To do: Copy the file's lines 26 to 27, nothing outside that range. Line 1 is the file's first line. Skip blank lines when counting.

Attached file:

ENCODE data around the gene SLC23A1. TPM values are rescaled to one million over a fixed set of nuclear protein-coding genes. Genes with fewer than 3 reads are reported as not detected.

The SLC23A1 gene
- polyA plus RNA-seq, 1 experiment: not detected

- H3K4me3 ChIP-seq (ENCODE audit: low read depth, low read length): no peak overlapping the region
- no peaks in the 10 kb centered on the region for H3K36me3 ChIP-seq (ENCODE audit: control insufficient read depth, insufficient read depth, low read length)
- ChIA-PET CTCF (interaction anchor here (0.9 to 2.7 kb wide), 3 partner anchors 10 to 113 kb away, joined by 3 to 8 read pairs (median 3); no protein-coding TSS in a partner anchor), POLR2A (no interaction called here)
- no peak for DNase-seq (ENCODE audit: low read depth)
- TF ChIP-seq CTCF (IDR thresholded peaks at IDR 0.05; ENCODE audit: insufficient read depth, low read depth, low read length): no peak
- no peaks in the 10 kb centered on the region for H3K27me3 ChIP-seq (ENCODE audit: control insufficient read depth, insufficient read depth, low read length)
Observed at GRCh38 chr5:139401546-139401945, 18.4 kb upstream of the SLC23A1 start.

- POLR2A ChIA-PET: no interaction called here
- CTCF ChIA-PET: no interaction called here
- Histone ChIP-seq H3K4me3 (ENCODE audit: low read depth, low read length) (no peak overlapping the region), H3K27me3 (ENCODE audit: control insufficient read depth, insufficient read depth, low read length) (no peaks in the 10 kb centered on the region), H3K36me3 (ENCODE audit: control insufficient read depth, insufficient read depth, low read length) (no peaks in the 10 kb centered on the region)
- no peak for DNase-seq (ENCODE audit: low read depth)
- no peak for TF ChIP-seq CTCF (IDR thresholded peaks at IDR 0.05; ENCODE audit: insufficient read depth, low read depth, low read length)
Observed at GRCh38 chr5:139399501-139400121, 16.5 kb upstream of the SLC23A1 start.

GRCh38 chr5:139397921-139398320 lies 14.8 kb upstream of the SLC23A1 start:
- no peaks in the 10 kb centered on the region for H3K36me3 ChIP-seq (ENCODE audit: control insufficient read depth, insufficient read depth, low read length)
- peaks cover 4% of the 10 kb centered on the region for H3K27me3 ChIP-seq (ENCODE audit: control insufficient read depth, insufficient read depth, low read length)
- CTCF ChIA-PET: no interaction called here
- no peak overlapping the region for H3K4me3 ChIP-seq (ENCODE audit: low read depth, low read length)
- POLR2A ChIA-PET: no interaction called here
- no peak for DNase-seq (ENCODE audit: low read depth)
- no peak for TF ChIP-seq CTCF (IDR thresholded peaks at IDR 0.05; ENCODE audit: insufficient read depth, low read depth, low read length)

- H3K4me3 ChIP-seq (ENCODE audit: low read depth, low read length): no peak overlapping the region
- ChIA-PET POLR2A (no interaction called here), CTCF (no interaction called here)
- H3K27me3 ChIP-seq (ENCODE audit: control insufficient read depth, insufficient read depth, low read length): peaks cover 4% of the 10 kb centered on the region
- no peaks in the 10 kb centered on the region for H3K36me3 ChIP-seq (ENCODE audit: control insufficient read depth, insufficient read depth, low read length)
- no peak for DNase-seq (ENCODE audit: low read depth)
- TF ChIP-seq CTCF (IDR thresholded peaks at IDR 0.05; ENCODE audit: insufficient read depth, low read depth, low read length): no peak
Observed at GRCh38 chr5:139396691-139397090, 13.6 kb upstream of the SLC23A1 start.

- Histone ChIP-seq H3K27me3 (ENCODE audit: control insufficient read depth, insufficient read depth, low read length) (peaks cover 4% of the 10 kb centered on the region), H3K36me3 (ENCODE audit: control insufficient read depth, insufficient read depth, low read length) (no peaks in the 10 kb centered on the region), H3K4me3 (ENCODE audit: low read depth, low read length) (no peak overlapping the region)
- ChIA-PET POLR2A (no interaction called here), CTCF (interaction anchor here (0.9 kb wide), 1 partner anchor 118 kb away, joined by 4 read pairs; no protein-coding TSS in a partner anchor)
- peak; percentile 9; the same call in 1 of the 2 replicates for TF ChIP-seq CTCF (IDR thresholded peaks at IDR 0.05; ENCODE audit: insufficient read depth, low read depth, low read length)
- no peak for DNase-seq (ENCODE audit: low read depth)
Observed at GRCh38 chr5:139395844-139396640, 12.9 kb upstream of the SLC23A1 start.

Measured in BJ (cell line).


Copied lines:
- ChIA-PET POLR2A (no interaction called here), CTCF (no interaction called here)
- H3K27me3 ChIP-seq (ENCODE audit: control insufficient read depth, insufficient read depth, low read length): peaks cover 4% of the 10 kb centered on the region